August 16th, 2012
AP European History
“Explain the ways in which Italian Renaissance humanism transformed ideas about the individual’s role in society.” (1994, #2) The idea about an individual’s role in society was completely transformed in response to Italian Renaissance humanism. During the Middle Ages in Europe, the church tried to make the chief role of man a subject of the clergy- with his only ambition being the safety of his eternal soul. Religion dominated all life- eradicating all individual thought and progression of knowledge. But all of this began to change during the 14th century. The Renaissance gave birth to humanism, which was the flow of intellectual thought that changed the world forever. It inspired man to live to their complete intellectual, artistic, and literary potential. It focused on the dignity of mankind, rather than its dependence on a supernatural figure. It argued that, without religion, human beings are capable of living morally good lives. It evoked the study of liberal arts and the birth of literature. Morality, justice, and reason all were separated by religion, and were responsibilities directly intended for man. Humanism reawakened the masses of knowledge and philosophy from the Greeks and Romans. Humanism transformed the ideas of the individual’s role in society, not only by completely captivating Europe’s noblemen and great thinkers, but also by changing the culture, behavior, and philosophy of 14th century Europe. I. Scholasticism to Humanism
A. St. Thomas Aquinas and the spread of Scholasticism
1. Scholasticism was the method of thought during the twelfth century which articulated the Christian belief and intellectual study. a. Within scholasticism, only a few faculties were studied i. law
b. Scholasticism stressed the possibility of the coexistence of faith and reason. i. Scholastic thought placed God in society. All people and things were subsidiary to God. ii. Reason, in scholasticism, meant
* Logical method
* Step by step thought processes.
c. Scholasticism limited the expansion of natural scientific exploration because of its disregard on concrete facts and how it is a form of realism. 2. St. Thomas Aquinas (1225-1274) was an Italian theologian, philosopher, and scholastic who combined reason and faith. a. While attending the University of Paris, he took on the mission of his teacher, Albert the Great. i. Their goal was to reveal to the world that the newly discovered writings of Aristotle were not in contradiction of the Christian faith, but in agreement with it. b. Aquinas wrote Summa Theologica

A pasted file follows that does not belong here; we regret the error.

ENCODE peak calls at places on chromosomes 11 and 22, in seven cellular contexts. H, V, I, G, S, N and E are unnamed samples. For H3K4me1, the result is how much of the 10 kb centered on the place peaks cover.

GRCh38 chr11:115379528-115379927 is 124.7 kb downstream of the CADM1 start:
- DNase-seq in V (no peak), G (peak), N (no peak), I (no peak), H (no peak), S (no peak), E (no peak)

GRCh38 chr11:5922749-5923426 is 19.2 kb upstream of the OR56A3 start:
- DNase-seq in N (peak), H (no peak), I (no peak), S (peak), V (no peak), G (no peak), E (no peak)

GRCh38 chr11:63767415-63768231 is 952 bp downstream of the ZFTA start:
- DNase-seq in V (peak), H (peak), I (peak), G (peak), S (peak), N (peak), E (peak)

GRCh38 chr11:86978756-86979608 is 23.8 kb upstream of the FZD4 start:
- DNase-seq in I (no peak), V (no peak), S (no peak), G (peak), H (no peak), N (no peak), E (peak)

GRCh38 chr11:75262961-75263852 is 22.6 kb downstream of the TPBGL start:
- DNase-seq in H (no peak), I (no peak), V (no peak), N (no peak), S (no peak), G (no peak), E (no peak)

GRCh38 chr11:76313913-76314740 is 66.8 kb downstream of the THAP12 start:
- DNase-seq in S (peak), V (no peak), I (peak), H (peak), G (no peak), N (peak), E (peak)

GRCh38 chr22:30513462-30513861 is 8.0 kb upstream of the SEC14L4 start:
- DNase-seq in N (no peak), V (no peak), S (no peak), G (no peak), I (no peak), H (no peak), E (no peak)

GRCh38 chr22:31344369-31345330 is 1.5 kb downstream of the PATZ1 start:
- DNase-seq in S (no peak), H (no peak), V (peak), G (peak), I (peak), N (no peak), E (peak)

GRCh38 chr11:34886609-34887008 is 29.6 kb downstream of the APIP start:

i. Published in 1274 while incomplete
ii. Considered his magnum opus
iii. Covered topics such as God’s existence, man’s purpose and identity, Christ, and the Sacraments c. The doctrines and teachings of Aquinas made the religious world safe for reason, but centralized religion even in the intellectual world B. Petrarch and the spread of Humanism
1. Humanism was the social and cultural philosophy that dominated the writers, scholars, and thinkers of the 14th century during a movement called the Renaissance. a. Within humanism, the liberal arts were studied
i. The quadridium
ii. The tridium
b. Humanism revived the classic Greek literature, which resulted in a secular philosophy. c. Humanism stressed the individual, human potential and purpose. 2. Petrarch was considered the “father of humanism” and the “first man of letters.” a. Francesco Petrarca (1304-1374) was a writer, poet, scholar, and early humanist. i. Studied law, ordained for the clergy.
b. He combined the culture of the classical era with the ideology of Christianity, arguing that God created man with great potential of...